For another illustrative example of the inability of people propagating the “Amazon is a monopoly” meme to support their position with references to any relevant laws, we recommend this Paul Krugman piece arguing that Amazon is a monopsony hurting America, authors, and readers because it “has the power to kill the buzz,” and our discussion of it and related matters here.

Negating many of these monopoly claims, and citing US anti-trust precedent, Randall J. Morris has a thoughtful piece that shows how Amazon is in no danger of being sued by the DOJ.

The coherent (though far less scary sounding) version of the “Amazon is a monopoly” argument would be that Amazon has become a kind of utility -- an essential public service, such as electricity and water, for which consumers have no alternative and which therefore must be regulated by the government. While an “Amazon is a utility” argument would at least make some sense in a way the “Amazon is a monopoly” argument never has, it would still be mistaken. Even assuming that books are as essential to life as water and power, if the electricity company cuts off someone's power, that person will have no choice but to sit in a cold, dark house. If a book isn’t available in Amazon, it can instantly be obtained from almost any other bookstore, whether in person, by download, or by mail order. People buy books at Amazon not because they have no choice, but rather because they like the choice Amazon provides them and choose to shop there despite the presence of other available venues. The same can’t be said for, say, water and power. So even the “Amazon is a utility” argument, while somewhat more thoughtful and less incendiary than the “Amazon is a monopoly" version, remains at odds with reality.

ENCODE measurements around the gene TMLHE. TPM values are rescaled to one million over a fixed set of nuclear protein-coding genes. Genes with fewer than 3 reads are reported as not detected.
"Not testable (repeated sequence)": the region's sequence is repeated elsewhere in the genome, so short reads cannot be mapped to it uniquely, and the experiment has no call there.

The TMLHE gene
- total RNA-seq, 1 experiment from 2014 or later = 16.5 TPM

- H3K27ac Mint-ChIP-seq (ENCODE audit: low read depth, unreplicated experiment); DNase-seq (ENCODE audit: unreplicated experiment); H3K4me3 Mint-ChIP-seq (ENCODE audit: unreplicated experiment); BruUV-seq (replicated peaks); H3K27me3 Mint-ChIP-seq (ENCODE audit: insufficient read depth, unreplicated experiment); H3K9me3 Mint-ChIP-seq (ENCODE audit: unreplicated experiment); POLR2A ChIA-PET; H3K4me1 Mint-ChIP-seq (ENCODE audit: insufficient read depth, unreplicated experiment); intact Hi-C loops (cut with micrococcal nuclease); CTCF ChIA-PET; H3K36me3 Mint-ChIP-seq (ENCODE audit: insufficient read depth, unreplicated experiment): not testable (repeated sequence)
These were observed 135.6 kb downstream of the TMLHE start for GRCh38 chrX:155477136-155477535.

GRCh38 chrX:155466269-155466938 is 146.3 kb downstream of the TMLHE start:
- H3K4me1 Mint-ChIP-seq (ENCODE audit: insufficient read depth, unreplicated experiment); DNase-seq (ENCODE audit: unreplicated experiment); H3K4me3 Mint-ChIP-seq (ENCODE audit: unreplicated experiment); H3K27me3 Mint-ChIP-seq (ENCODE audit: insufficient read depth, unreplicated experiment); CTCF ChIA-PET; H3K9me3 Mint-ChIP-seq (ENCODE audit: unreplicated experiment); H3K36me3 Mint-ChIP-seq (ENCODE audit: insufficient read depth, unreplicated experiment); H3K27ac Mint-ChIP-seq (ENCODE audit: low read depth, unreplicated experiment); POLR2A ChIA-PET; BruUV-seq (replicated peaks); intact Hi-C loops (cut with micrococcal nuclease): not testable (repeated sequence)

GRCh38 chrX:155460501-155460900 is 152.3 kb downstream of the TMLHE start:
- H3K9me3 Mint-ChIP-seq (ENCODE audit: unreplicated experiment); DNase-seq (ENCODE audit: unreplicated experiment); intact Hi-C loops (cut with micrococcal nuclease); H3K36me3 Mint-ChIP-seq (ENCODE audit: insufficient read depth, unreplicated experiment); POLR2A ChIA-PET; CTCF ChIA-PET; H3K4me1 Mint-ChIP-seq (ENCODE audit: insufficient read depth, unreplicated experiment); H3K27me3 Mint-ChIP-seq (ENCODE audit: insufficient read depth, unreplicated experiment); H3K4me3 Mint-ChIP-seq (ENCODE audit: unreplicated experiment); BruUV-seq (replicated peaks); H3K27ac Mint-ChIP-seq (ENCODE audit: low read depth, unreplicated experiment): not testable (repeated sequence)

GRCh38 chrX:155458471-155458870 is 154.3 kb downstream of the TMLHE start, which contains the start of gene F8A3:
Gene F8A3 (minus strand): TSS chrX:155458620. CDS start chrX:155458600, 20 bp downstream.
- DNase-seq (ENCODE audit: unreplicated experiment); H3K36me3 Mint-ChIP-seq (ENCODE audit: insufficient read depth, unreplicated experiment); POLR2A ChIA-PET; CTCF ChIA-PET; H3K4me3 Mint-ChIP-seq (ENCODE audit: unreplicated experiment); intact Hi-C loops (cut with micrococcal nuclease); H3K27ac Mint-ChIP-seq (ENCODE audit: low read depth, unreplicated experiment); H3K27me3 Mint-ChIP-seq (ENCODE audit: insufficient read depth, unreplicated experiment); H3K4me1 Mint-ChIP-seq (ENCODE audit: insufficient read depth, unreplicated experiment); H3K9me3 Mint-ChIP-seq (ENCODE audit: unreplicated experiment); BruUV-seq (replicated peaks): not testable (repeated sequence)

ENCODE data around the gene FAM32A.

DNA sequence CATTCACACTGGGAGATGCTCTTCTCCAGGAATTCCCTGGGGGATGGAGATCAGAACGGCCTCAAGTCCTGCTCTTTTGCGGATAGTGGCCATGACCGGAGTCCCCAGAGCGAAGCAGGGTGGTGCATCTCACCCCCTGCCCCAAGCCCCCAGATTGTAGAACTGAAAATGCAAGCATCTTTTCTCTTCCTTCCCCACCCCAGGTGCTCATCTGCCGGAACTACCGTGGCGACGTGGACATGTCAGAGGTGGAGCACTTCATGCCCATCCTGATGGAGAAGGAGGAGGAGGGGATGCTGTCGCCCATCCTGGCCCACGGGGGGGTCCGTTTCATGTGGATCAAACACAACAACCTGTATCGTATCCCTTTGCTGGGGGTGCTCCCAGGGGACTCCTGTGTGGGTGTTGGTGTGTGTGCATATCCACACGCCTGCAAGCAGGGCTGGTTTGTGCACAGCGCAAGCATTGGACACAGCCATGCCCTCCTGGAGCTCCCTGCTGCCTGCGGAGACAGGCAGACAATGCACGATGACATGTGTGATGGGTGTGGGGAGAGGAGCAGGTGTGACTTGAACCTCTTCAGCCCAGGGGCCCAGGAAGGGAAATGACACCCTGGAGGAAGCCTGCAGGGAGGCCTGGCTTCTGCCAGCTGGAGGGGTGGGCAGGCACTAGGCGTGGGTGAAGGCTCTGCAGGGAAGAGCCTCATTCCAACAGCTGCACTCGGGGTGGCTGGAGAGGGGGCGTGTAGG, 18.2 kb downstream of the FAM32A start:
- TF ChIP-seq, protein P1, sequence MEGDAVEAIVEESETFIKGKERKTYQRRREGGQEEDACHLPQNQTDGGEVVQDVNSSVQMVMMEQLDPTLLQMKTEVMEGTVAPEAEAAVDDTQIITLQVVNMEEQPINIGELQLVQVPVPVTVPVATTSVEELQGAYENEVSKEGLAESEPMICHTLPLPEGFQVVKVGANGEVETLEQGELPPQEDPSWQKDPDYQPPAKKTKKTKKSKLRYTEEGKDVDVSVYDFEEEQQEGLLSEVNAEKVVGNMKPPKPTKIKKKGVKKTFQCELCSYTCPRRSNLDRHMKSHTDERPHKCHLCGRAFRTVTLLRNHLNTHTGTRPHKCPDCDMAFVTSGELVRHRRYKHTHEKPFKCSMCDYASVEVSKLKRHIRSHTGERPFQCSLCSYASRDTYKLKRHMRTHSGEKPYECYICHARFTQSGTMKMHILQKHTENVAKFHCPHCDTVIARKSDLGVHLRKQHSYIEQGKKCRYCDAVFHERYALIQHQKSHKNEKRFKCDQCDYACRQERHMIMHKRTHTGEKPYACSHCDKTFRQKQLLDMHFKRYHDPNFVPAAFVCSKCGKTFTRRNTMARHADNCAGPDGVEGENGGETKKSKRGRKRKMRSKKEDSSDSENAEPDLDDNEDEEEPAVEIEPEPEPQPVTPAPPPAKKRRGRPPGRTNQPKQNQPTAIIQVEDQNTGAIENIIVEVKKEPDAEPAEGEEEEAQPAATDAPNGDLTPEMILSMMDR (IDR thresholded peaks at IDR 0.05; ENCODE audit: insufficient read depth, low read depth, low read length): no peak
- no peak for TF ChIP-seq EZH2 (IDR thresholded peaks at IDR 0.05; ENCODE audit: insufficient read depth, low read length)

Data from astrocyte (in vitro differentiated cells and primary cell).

Ultimately, the “Amazon is a monopoly” meme is attractive to some because it seems to paint a veneer of objectivity and reason over what is fundamentally a subjective emotional reaction. So just as the US and UK governments tend to call all people they dislike (even journalists) terrorists; just as some people opposed to Obama call him a Marxist/Socialist/Muslim/Kenyan/Anti-Colonialist because they find these labels presumptively bad; so too, in a corporate context, do Amazon detractors reflexively attach the bad word monopoly to the objects of their fears and prejudices. In another culture, this mindset might produce accusations that the hated party is a witch, or an extraterrestrial, or possessed by the devil, or in the grip of a psychological disorder (Google “Snowden Narcissist” to see a pristine example of the “I don’t like what he did so he must have a psychological disorder” reflex). The dynamics are broadly similar; in a corporate context, the reflexive verbal manifestation of hatred and fear just comes out “monopoly.”

Previously addressed zombie memes: